ICD-10 Diagnosis Code F80.0

Phonological disorder

Diagnosis Code F80.0

ICD-10: F80.0
Short Description: Phonological disorder
Long Description: Phonological disorder
This is the 2017 version of the ICD-10-CM diagnosis code F80.0

Code Classification
  • Mental and behavioural disorders
    • Pervasive and specific developmental disorders (F80-F89)
      • Specific developmental disorders of speech and language (F80)

Information for Medical Professionals

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The ICD-10 and ICD-9 GEMs are used to facilitate linking between the diagnosis codes in ICD-9-CM and the new ICD-10-CM code set. The GEMs are the raw material from which providers, health information vendors and payers can derive specific applied mappings to meet their needs.

  • Articulation disorder due to hyperkinesis
  • Articulatory dyspraxia
  • Developmental articulation disorder
  • Developmental articulation disorder
  • Developmental articulatory dyspraxia
  • Dyslalia
  • Grapheme-phoneme conversion deficit
  • Immature articulatory praxis
  • Lisping
  • Mild developmental articulation disorder
  • Phoneme-grapheme conversion deficit
  • Phonological delay
  • Phonological disorder
  • Phonological programming deficit
  • Phonological syntactic disorder
  • Speech and language dyspraxias
  • Speech and language dyspraxias
  • Speech and phonology impairments
  • Speech and phonology impairments
  • Velopharyngeal mislearning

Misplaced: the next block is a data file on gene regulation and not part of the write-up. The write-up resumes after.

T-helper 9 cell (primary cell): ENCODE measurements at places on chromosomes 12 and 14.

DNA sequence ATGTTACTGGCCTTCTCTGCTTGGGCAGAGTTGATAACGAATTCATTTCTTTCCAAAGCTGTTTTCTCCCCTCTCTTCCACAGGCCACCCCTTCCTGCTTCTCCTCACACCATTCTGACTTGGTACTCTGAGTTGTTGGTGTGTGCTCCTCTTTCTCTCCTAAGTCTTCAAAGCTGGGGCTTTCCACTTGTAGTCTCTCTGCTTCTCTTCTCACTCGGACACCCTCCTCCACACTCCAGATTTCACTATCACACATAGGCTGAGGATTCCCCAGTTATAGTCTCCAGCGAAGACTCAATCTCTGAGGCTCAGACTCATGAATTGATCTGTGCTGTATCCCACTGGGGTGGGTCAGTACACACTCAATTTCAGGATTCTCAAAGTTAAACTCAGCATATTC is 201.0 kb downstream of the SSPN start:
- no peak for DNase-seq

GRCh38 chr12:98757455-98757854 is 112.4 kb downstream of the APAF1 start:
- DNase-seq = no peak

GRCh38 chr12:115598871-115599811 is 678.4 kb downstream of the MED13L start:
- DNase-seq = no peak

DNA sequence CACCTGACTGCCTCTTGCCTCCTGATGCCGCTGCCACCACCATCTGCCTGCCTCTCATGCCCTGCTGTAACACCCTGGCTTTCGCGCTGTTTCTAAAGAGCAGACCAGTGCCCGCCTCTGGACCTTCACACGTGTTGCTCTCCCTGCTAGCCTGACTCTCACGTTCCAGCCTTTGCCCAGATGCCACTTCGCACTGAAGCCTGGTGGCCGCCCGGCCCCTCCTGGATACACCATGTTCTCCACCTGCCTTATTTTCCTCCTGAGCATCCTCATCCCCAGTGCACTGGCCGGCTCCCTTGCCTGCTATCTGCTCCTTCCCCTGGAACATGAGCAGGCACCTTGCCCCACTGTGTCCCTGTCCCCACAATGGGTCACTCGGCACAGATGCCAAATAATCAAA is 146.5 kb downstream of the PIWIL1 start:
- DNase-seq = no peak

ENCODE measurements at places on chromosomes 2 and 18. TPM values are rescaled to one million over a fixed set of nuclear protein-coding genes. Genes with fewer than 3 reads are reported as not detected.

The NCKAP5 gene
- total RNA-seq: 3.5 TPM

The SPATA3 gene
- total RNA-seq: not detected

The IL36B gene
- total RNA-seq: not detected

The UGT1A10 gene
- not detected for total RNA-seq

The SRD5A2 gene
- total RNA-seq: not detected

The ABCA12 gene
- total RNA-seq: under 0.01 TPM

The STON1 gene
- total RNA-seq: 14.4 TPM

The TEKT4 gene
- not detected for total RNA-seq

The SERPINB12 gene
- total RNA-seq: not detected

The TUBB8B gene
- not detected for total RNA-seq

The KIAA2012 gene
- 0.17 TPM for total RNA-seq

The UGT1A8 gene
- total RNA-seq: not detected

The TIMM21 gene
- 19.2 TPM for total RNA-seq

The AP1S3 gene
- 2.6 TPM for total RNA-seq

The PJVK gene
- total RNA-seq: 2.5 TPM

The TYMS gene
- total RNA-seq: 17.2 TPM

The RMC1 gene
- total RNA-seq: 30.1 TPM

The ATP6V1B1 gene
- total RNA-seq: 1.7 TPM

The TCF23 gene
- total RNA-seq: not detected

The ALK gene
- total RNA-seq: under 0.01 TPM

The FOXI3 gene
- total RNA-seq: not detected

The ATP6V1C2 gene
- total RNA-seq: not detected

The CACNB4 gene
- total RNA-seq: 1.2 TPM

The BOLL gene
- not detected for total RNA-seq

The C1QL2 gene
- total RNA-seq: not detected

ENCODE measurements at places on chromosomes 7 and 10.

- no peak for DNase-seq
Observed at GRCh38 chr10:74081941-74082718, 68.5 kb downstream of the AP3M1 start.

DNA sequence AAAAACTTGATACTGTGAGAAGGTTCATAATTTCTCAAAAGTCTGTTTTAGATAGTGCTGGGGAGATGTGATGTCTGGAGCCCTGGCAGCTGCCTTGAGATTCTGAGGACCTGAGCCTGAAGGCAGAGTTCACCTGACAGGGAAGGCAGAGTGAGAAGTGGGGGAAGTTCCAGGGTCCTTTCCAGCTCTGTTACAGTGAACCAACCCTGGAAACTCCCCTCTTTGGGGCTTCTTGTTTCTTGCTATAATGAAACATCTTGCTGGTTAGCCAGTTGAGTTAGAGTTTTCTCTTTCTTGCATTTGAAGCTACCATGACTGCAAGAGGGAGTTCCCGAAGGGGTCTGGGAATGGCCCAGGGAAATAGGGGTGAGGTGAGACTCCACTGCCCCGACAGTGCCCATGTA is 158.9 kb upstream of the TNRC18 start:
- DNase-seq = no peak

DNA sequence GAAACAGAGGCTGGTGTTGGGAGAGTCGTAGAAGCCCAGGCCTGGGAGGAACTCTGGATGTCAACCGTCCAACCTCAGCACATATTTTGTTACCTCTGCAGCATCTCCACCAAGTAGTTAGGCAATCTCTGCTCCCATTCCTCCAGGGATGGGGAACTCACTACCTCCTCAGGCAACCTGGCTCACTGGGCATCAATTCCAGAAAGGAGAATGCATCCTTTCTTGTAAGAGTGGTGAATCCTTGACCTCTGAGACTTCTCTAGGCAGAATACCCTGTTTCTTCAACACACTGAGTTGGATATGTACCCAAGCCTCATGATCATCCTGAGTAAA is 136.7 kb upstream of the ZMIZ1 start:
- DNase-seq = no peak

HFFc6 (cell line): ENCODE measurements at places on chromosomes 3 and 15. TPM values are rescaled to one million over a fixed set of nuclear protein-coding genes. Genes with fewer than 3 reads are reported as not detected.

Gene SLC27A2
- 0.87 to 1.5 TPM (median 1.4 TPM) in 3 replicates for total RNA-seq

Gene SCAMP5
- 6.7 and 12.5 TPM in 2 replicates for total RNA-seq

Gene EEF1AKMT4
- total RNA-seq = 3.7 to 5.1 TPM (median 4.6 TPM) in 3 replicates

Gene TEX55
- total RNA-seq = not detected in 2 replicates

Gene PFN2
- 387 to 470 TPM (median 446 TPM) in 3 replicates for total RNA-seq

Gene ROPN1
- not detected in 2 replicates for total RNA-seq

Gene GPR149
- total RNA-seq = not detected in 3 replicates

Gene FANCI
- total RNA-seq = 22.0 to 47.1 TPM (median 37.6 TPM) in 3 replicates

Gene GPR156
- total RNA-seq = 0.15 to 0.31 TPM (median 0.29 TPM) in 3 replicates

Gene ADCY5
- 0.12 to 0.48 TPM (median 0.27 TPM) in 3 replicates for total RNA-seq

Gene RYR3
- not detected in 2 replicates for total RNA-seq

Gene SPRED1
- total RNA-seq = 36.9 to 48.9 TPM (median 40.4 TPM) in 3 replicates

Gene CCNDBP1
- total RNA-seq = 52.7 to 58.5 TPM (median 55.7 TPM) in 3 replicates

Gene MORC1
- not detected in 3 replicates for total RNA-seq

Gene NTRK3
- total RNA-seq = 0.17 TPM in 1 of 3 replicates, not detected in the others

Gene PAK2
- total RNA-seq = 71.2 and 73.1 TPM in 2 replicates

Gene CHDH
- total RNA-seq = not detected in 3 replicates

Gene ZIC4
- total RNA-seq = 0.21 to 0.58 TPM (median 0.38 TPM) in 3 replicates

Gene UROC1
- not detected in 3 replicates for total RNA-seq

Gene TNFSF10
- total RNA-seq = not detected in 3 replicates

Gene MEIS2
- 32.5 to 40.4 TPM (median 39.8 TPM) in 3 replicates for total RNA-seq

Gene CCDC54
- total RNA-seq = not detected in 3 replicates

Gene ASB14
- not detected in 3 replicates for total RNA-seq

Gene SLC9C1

Index of Diseases and Injuries
References found for the code F80.0 in the Index of Diseases and Injuries:

Information for Patients

Speech and Communication Disorders

Also called: Communication disorders

Many disorders can affect our ability to speak and communicate. They range from saying sounds incorrectly to being completely unable to speak or understand speech. Causes include

  • Hearing disorders and deafness
  • Voice problems, such as dysphonia or those caused by cleft lip or palate
  • Speech problems like stuttering
  • Developmental disabilities
  • Learning disorders
  • Autism spectrum disorder
  • Brain injury
  • Stroke

Some speech and communication problems may be genetic. Often, no one knows the causes. By first grade, about 5 percent of children have noticeable speech disorders. Speech and language therapy can help.

NIH: National Institute on Deafness and Other Communication Disorders

  • Apraxia
  • Dysarthria
  • Phonological disorder
  • Selective mutism
  • Speech impairment (adult)

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